Qatar-based political cartoonist Khalid Al Baih is relieved that he successfully managed to escape Sudan amidst the June revolts.
As news were spreading that a possible “Sudan Spring” was unravelling, Al Baih could not stay away from what could become a revolution. As an observer, he tweeted from the protests on the bad treatment of journalists, their arrest, and sometimes, their deportation.
Around 1,000 activists and demonstrators have been arrested so far and hundred others were injured in political protests that have swept the nation.
The latest wave of protests started on June 16 sparked by the recently announced austerity measures in the country. Anti-regime demonstrations that began on Jan 30, 2011 died down due to Sudan's separation later in the year but the more recent ones are holding strong despite a heavy crackdown on media and activists.
"The security police is scared of the media the most," said Al Baih, who stayed in Khartoum for eight days.
"The very first Friday I got there, I went down to attend the protests and I was trying to take pictures and my friends continuously stopped me. The moment I held out my IPhone up in the air to take a picture, out of nowhere the riot police appeared and shot tear gas right at me, straight into my eyes!," he exclaimed.
But Al Baih considers his experience to be one of the safest because his friends faced severe consequences of speaking up against the government or even for simply attending protests.
Prominent Sudanese blogger Usamah Mohammed was soon arrested after appearing on Al Jazeera Stream. The tweetosphere flooded with news about his disappearance and called to #FreeUsama. It has been around 13 days since arrest but no one is aware of his whereabouts.
Al Baih recounts that when his friend got detained, his friend's brother visited the police to inquire about the detention. In response, his brother was brutally beaten up and sent home. When his family posted pictures of his bruised body on Facebook and other social networking websites, the police showed up at their door step and demanded to take down the photos or find Mohammed's brother dead.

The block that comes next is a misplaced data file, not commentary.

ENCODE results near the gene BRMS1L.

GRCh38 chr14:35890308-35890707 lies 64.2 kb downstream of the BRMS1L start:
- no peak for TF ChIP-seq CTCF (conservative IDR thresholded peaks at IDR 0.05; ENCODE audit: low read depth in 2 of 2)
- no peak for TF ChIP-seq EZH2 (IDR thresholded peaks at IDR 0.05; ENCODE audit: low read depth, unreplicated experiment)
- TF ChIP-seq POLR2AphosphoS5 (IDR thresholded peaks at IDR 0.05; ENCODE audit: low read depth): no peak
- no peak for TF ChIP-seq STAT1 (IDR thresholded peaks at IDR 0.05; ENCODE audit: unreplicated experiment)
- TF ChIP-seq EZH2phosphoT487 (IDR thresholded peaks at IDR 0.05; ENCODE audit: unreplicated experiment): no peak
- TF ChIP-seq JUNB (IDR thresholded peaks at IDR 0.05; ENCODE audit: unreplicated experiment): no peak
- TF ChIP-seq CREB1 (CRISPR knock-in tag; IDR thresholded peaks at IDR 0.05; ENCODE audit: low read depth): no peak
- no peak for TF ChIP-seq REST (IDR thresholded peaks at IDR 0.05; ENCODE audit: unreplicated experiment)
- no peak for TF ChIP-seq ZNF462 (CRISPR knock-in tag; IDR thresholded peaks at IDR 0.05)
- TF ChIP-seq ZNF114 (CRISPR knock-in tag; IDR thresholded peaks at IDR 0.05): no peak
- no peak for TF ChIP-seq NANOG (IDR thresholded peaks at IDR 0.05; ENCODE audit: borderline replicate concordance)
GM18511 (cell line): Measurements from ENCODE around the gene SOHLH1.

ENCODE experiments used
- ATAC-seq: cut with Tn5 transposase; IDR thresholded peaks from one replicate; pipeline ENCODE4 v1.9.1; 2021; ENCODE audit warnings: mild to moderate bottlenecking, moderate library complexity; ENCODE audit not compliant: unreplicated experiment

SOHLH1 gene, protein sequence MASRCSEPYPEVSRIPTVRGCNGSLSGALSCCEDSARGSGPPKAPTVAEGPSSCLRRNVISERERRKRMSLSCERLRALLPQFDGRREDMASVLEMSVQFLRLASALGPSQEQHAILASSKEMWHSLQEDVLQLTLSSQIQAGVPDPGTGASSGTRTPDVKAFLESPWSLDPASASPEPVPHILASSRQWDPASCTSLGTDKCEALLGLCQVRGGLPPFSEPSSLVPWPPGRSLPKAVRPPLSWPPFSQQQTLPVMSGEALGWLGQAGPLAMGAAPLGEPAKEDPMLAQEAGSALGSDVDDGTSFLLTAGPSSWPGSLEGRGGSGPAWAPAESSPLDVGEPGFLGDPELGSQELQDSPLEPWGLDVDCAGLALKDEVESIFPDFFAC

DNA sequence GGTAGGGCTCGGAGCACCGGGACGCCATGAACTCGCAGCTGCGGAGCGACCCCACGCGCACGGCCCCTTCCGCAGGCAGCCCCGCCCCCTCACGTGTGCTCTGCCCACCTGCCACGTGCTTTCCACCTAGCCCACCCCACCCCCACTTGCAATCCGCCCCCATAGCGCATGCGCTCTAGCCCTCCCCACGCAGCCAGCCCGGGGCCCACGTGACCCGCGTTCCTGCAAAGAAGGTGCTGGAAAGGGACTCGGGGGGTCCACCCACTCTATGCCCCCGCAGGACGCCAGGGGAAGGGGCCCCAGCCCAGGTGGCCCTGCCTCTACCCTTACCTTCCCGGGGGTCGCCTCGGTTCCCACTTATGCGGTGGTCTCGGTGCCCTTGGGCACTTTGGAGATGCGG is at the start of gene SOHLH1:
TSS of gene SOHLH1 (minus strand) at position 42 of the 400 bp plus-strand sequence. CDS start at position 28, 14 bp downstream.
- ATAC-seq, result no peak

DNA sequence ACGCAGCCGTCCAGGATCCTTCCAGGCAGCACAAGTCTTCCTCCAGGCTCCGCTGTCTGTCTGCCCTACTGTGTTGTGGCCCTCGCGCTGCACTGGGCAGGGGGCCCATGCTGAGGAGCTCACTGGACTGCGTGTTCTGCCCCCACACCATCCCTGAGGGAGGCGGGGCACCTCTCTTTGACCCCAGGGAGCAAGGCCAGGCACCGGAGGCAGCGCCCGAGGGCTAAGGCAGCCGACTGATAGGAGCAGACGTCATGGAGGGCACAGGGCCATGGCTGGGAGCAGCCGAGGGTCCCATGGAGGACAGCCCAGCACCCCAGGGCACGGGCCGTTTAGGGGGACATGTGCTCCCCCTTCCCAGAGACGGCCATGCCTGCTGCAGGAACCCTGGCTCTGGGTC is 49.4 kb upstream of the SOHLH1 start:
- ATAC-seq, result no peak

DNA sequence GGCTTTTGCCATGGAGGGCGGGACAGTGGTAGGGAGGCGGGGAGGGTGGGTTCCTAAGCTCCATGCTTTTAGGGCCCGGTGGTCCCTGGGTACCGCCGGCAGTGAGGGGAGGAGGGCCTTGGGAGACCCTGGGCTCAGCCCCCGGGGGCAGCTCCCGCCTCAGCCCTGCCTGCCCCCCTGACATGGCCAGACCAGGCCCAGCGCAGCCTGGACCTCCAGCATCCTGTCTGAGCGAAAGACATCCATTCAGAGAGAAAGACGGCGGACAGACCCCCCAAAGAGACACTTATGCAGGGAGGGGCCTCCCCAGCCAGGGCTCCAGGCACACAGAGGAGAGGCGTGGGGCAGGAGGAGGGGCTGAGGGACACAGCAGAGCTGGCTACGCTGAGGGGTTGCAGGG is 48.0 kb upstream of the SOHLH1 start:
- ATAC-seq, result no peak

"The National Security and Intelligence Services (NISS) have a force of 'electronic jihadists'' who are constantly keeping a track of what is being posted on the social networking websites and who is really active," said Al Baih.
Authorities crack down on opponents
"You can't protect yourself from the police. They are arresting people from their homes in the middle of the night," said another activist who wants to remain anonymous and is currently in hiding but still active on social networking websites. "After my release my family and I have been threatened by the NISS to stop all activity."
Most of these detainees round up in 'ghost houses' since no one knows their location and are kept there for an uncertain number of days with no contact from the outside world and are reported to be brutally tortured.
Another prominent female activist who was detained told the Doha Centre for Media Freedom that "the method of treatment for each detainee varies depending on their role, for example, leaders and mobilizers are subjected to physical torture among other maltreatment. The rest are emotionally abused, threatened, blackmailed and denied of food and water."
Censored Press- traditional media vs. social media
Even though the outside world is getting most of their updates through #Sudanrevolts or other social networking websites, but some local journalists believe that the social media has an insignificant role within Sudan.